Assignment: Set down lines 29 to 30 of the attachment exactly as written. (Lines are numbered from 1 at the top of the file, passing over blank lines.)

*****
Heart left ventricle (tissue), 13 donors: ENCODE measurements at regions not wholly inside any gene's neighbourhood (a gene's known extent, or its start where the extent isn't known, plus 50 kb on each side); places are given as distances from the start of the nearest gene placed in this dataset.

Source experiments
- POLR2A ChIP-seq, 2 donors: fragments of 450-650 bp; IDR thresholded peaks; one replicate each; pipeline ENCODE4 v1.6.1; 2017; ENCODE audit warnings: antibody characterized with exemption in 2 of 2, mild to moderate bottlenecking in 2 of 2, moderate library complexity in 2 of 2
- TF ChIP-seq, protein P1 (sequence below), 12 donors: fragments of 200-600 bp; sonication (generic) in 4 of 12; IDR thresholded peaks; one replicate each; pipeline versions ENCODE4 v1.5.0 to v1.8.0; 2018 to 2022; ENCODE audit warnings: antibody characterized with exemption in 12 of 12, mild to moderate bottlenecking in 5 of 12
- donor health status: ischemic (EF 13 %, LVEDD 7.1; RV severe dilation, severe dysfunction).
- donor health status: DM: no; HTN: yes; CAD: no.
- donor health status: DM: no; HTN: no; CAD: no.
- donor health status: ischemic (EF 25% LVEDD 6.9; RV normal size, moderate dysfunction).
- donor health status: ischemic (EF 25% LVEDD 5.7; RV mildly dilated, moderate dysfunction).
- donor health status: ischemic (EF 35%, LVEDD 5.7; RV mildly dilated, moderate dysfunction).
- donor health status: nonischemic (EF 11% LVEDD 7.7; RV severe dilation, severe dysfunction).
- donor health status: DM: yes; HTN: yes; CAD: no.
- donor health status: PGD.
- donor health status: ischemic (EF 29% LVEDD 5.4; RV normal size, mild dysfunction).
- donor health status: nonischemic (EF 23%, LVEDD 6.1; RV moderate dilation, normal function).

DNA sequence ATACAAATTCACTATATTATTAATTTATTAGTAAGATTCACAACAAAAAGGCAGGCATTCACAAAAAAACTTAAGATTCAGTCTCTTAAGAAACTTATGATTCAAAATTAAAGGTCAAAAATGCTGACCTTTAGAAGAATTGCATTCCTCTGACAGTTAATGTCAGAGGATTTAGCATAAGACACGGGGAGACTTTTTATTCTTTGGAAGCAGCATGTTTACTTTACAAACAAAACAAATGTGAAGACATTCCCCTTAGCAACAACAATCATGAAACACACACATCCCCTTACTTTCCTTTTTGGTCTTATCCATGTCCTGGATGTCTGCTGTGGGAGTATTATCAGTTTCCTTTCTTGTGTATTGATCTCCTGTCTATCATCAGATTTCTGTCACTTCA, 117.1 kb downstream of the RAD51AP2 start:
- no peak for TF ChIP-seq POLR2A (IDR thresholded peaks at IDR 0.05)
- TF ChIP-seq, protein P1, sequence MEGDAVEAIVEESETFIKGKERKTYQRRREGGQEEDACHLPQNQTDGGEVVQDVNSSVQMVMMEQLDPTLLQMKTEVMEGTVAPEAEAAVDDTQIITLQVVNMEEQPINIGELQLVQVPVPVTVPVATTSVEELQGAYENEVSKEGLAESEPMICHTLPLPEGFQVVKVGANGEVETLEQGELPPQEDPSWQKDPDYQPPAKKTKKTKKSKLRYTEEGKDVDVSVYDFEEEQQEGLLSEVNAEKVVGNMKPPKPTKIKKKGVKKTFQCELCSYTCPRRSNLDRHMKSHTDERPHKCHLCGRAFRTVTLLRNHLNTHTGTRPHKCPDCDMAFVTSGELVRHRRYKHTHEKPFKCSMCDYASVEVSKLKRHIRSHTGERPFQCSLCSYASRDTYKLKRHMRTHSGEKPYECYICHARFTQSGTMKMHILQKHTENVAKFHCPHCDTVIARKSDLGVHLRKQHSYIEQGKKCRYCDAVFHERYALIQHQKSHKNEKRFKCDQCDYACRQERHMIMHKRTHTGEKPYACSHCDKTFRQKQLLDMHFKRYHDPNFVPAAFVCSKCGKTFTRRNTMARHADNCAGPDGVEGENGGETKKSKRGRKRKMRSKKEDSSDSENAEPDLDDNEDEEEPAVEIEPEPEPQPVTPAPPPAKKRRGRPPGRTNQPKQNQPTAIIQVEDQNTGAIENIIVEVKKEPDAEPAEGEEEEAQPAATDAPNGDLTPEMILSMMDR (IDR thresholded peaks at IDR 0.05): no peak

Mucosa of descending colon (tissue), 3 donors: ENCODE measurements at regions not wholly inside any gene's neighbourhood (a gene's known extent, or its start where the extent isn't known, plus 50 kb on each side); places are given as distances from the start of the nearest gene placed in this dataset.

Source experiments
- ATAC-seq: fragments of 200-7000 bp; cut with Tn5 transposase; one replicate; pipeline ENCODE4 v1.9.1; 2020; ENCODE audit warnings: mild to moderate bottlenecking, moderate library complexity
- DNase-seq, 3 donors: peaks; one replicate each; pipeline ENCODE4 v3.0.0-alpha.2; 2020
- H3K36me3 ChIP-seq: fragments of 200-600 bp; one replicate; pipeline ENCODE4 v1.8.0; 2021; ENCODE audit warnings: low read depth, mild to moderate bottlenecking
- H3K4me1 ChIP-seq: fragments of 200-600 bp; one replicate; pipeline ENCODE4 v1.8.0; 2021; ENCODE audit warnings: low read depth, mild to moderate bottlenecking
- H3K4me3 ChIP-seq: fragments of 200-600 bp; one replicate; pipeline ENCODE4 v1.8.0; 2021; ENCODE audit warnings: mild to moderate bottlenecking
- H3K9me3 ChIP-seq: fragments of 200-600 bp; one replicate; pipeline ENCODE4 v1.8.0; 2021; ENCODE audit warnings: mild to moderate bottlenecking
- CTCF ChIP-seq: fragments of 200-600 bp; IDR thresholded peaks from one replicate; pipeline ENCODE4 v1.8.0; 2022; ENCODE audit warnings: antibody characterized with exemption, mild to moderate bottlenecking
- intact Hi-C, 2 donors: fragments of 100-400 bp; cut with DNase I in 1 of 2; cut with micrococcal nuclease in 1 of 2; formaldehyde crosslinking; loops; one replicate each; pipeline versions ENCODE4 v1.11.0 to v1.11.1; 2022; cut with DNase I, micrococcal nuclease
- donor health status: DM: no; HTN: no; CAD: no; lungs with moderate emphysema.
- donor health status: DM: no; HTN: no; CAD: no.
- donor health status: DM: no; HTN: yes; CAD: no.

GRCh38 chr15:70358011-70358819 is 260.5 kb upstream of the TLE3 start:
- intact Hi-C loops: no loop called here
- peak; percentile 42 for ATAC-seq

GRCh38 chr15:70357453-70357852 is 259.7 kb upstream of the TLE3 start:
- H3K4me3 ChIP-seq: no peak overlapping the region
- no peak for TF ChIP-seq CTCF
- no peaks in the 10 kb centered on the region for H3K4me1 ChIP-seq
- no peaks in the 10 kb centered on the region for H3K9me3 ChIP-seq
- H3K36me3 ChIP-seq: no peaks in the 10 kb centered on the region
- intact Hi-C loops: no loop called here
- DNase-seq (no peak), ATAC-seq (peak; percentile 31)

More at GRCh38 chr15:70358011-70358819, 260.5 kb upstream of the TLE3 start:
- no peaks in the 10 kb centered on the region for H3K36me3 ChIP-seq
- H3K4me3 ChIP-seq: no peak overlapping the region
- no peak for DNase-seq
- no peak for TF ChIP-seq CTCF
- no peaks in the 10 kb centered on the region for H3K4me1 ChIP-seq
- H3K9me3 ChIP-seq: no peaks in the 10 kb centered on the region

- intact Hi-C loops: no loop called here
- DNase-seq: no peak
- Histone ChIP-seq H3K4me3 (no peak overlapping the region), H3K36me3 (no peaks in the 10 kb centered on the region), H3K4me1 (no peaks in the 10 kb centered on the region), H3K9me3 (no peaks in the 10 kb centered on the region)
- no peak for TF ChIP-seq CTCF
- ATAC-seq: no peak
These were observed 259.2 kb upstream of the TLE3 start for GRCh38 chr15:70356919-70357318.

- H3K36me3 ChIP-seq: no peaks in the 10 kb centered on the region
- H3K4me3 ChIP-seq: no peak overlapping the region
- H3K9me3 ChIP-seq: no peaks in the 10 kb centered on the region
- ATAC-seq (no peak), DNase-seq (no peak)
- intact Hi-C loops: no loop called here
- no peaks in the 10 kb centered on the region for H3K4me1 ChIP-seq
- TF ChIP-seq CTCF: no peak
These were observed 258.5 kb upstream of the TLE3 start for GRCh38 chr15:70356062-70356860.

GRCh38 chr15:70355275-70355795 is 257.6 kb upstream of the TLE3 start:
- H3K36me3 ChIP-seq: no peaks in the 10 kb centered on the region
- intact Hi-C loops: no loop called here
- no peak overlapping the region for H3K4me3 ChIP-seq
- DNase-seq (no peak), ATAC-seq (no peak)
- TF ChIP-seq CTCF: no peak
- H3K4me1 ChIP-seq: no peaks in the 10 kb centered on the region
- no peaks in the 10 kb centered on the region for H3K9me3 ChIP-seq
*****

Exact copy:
- donor health status: DM: no; HTN: no; CAD: no; lungs with moderate emphysema.
- donor health status: DM: no; HTN: no; CAD: no.